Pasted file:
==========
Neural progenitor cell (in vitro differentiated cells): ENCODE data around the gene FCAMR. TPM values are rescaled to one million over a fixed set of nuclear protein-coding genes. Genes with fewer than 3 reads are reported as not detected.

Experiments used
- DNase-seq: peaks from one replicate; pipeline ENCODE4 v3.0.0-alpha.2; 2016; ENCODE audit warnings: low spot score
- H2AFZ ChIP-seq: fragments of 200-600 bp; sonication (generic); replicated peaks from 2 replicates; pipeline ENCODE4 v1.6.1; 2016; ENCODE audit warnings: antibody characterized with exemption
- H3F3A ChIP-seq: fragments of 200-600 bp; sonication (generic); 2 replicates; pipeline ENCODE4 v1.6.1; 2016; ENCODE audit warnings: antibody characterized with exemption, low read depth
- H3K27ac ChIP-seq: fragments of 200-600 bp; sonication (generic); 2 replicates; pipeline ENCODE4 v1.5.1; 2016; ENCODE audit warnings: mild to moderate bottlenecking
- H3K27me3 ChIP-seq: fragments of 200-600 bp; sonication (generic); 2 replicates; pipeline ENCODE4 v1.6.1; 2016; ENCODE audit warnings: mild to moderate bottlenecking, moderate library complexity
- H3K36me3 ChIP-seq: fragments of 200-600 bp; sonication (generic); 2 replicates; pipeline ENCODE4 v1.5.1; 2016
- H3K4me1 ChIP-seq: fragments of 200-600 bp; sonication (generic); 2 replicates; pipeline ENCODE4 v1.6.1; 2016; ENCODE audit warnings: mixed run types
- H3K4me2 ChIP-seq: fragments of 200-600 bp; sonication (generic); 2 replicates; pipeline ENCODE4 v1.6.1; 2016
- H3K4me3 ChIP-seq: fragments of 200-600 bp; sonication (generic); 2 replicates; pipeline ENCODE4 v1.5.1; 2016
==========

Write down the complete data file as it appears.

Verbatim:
Neural progenitor cell (in vitro differentiated cells): ENCODE data around the gene FCAMR. TPM values are rescaled to one million over a fixed set of nuclear protein-coding genes. Genes with fewer than 3 reads are reported as not detected.

Experiments used
- DNase-seq: peaks from one replicate; pipeline ENCODE4 v3.0.0-alpha.2; 2016; ENCODE audit warnings: low spot score
- H2AFZ ChIP-seq: fragments of 200-600 bp; sonication (generic); replicated peaks from 2 replicates; pipeline ENCODE4 v1.6.1; 2016; ENCODE audit warnings: antibody characterized with exemption
- H3F3A ChIP-seq: fragments of 200-600 bp; sonication (generic); 2 replicates; pipeline ENCODE4 v1.6.1; 2016; ENCODE audit warnings: antibody characterized with exemption, low read depth
- H3K27ac ChIP-seq: fragments of 200-600 bp; sonication (generic); 2 replicates; pipeline ENCODE4 v1.5.1; 2016; ENCODE audit warnings: mild to moderate bottlenecking
- H3K27me3 ChIP-seq: fragments of 200-600 bp; sonication (generic); 2 replicates; pipeline ENCODE4 v1.6.1; 2016; ENCODE audit warnings: mild to moderate bottlenecking, moderate library complexity
- H3K36me3 ChIP-seq: fragments of 200-600 bp; sonication (generic); 2 replicates; pipeline ENCODE4 v1.5.1; 2016
- H3K4me1 ChIP-seq: fragments of 200-600 bp; sonication (generic); 2 replicates; pipeline ENCODE4 v1.6.1; 2016; ENCODE audit warnings: mixed run types
- H3K4me2 ChIP-seq: fragments of 200-600 bp; sonication (generic); 2 replicates; pipeline ENCODE4 v1.6.1; 2016
- H3K4me3 ChIP-seq: fragments of 200-600 bp; sonication (generic); 2 replicates; pipeline ENCODE4 v1.5.1; 2016